This post is part of my Ask Me Anything series. If you want to Ask Me Anything, join the Rail Guide Europe club and shoot me an email...


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Astra Transcarpatic Review
Dec 17

Astra Trans Carpatic’s Overnight Service

By Edward | Night Trains

​Astra Trans Carpatic: a New Night Train in Europe

​I know what you’re thinking, and no:

I paid for my ticket and travelled as a normal passenger.

Astra Trans Carpatic didn’t know I was coming, and if they ​did, so what? I’m not a famous blogger or influencer. I’m just a weirdo dragging his wife and baby across Eastern Europe by train, because train bloggers don’t go by plane ever.

Astra Trans Carpatic at Arad

Astra Trans Carpatic ready to leave Arad

Astra Trans Carpatic is a Romanian train operator that belongs to Astra Vagoane, who make trains. In February 2017 they started running an overnight service between Arad on Romania’s western border and Bucharest, using their own carriages.

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In the summer months the ​service is extended from Bucharest to the Black Sea port of ​Constanța, making it possible to traverse the whole of Romania - from the Puszta through the Carpathians to the ​shores of the Black Sea - in thirteen hours.

The ​tidings of a new overnight service in Europe reached me ​between sobs in the office I had ​washed up in after Deutsche Bahn axed its ​CityNightLines and with them my ​job. After decades of night trains being ​closed down, this was a lovely bit of good news and I have ​wanted to pay Astra Trans Carpatic a visit ever since.

Astra Trans Carpatic review

Astra Trans Carpatic ready to leave Arad

​Astra Trans Carpatic's Timetable

As mentioned above, the Astra Trans Carpatic traverses Romania from East to West and West to East over night and over the Carpathians. Here is their eastbound timetable, as of 15th December 2019:

Astra Trans Carpatic Timetable

Astra Trans Carpatic 2020 timetable Arad-Bucuresti Nord

07:05 is a great time to arrive in Bucharest. It is wonderful is to watch the Romanian capital stir and come to life.

Astra Trans Carpatic Review

Rays of the morning sun creeping down the facade of Bucharest Gara de Nord

Here is the westward timetable, as of 15th December 2019:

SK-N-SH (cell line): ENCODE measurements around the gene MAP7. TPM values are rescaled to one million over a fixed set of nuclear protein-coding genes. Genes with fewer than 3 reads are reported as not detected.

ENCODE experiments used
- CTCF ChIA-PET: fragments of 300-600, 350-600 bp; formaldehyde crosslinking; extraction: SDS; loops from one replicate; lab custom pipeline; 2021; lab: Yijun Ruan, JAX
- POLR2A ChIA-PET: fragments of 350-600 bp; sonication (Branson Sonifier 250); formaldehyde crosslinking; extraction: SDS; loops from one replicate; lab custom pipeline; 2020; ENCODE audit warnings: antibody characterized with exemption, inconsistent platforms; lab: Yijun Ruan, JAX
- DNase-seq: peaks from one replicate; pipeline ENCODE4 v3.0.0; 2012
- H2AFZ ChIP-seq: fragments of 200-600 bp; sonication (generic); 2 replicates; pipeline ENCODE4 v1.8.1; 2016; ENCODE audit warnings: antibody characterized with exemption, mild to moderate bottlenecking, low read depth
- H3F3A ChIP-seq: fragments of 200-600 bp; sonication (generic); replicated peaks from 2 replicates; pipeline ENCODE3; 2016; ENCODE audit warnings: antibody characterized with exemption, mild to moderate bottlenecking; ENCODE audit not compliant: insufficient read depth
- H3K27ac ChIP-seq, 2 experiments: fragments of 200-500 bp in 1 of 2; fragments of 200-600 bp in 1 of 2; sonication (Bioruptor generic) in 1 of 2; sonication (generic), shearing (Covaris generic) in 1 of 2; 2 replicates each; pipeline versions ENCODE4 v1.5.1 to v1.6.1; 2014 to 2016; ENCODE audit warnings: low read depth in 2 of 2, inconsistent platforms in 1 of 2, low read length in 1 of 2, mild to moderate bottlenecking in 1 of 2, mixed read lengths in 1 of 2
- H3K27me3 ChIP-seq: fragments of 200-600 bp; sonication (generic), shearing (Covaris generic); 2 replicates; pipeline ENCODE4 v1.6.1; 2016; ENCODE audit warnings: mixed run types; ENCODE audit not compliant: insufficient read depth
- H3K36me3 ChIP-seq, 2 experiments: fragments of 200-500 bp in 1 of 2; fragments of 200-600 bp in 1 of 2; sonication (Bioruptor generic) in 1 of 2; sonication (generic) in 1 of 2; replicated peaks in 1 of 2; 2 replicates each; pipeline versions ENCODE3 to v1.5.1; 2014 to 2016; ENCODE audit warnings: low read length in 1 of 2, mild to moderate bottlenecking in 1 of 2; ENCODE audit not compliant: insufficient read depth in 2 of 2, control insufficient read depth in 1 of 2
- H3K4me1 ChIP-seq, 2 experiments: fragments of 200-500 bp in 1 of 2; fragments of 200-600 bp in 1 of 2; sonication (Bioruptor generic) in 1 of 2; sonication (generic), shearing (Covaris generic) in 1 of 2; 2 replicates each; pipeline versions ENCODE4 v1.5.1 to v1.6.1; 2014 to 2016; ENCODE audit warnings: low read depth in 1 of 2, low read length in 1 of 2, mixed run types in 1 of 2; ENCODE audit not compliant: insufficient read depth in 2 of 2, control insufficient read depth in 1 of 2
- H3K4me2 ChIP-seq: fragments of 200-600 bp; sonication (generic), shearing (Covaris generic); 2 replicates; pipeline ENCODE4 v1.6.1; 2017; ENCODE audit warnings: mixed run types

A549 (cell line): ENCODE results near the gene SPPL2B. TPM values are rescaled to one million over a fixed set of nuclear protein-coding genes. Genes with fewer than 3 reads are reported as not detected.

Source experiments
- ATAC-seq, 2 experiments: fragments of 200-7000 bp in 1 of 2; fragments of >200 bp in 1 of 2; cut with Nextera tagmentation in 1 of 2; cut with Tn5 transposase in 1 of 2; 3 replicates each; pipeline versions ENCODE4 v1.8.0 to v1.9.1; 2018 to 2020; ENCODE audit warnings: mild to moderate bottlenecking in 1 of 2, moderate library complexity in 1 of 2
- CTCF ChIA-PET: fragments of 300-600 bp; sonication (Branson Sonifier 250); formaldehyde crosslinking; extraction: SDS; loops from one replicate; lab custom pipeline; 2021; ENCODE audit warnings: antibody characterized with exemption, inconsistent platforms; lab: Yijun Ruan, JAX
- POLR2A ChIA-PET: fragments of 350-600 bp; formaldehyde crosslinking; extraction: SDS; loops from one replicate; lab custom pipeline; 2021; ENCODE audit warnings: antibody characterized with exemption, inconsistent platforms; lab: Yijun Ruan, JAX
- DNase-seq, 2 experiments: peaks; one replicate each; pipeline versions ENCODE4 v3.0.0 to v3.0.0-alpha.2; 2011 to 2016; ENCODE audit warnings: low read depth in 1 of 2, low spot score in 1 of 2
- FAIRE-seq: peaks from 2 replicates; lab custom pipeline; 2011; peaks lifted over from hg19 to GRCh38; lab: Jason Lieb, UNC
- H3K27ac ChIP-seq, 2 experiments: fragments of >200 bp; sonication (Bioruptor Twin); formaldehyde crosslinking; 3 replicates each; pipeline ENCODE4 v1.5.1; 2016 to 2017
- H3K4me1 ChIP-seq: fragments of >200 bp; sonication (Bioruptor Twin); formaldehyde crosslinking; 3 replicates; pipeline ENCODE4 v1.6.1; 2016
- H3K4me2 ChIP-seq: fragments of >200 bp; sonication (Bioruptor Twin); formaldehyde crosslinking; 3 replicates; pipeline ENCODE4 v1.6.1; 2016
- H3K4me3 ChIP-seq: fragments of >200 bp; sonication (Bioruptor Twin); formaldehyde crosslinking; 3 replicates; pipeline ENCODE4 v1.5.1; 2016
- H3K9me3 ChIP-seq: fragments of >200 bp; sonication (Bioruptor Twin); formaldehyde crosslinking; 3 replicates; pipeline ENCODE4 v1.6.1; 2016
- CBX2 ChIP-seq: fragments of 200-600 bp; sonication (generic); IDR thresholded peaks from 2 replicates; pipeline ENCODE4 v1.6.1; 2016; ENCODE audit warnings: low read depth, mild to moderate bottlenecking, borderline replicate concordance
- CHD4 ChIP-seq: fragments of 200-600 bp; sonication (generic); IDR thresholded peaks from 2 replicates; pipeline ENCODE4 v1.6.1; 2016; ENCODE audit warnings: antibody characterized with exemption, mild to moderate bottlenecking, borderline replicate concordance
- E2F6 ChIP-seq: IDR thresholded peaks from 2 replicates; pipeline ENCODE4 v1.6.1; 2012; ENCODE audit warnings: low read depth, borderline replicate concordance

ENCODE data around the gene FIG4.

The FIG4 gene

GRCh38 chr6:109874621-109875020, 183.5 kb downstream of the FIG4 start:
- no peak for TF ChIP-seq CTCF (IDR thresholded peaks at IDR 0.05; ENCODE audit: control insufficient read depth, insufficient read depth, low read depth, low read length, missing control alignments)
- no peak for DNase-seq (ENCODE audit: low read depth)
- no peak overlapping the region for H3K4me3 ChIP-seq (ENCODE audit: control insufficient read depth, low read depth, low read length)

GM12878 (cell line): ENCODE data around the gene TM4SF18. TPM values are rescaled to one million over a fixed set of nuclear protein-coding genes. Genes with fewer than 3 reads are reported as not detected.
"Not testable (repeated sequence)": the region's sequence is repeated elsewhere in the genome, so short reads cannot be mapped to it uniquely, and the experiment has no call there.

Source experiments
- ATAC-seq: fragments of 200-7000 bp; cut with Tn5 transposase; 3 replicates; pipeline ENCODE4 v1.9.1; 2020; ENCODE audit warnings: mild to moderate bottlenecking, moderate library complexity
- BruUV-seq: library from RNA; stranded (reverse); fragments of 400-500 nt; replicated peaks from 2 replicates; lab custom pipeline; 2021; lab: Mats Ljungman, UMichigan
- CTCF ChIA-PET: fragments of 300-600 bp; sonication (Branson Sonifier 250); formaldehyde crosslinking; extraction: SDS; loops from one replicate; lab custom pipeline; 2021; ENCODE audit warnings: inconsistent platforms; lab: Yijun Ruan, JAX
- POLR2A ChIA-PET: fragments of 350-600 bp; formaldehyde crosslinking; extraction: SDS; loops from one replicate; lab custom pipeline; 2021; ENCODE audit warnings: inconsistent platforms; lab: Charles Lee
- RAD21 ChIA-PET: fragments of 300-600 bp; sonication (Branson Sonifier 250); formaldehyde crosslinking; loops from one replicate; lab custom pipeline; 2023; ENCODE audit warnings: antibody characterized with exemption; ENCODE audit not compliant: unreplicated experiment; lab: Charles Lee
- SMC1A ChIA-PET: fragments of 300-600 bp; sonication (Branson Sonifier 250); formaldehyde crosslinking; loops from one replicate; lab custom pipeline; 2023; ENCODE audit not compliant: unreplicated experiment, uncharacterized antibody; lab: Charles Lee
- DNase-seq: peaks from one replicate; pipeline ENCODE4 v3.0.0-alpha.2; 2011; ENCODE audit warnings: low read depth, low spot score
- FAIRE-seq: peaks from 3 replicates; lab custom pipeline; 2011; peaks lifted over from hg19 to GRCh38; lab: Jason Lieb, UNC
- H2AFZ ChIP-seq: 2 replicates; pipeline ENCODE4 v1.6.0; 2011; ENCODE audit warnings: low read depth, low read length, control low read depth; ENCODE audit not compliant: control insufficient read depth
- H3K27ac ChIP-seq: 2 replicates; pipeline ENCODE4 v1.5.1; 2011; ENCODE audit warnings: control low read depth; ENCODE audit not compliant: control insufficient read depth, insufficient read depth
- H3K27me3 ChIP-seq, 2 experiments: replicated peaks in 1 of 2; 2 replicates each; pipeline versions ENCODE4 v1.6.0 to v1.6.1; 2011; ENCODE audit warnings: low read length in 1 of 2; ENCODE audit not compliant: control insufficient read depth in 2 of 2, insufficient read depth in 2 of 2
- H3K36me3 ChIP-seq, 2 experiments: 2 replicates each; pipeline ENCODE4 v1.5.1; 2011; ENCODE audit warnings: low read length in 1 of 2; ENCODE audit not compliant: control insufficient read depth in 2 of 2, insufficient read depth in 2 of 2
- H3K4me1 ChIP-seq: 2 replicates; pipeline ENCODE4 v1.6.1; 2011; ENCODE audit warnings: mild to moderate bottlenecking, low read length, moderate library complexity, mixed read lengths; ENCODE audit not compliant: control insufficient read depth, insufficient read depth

Astra Trans Carpatic Timetable

Astra Trans Carpatic timetable from Bucuresti Nord to Arad

​The westbound service has perfect timing in every way.

What are the carriages like?

​The carriages are built to standard European specifications (for the nerds: UIC-Z, essentially Eurofima from the 1970s and 1980s), meaning they can be used almost anywhere on the Continent - good for when Astra Trans Carpatic goes international, or if they give up and sell the coaches.

They are painted in a wonderfully cheerful yellow-green livery which makes them immediately recognisable.

Astra Trans Carpatic Review

The yellow-green livery of Astra Trans Carpatic

​Seated coach

Astra Transcarpatic Review

The seated coach on the Astra Trans Carpatic

Last time I travelled overnight sitting up (from Košice to Bratislava, about seven years ago) my companions were a group of ​gypsies munching bread and sausage​ in the dark and scowling at me, followed by a friendly drunk who looked like Asterix in a communist polyester suit ​and ended up embracing and kissing me and giving me slivovitz.

Also, since working on the night trains and regularly seeing what ​goes on in seated cars at night, I've come to avoid ​them. But if I had to, Astra Trans Carpatic's car is one I could imagine travelling in.

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​Astra’s 2nd class seated car is probably one of the nicest in Romania - it is ​worlds ​better than the 2nd class on the ICE or the Railjet, simply because Astra has taken the trouble to align the seats with the windows. On newer Deutsche Bahn trains you may ask for a window seat and find yourself ​staring at a wall.

Carpeted floor, 2+2 seating, leather seats, functioning air conditioning, sockets for every seat - Astra has done well. Some seats are arranged in sets of four around a decent-sized table.

Astra Transcarpatic Review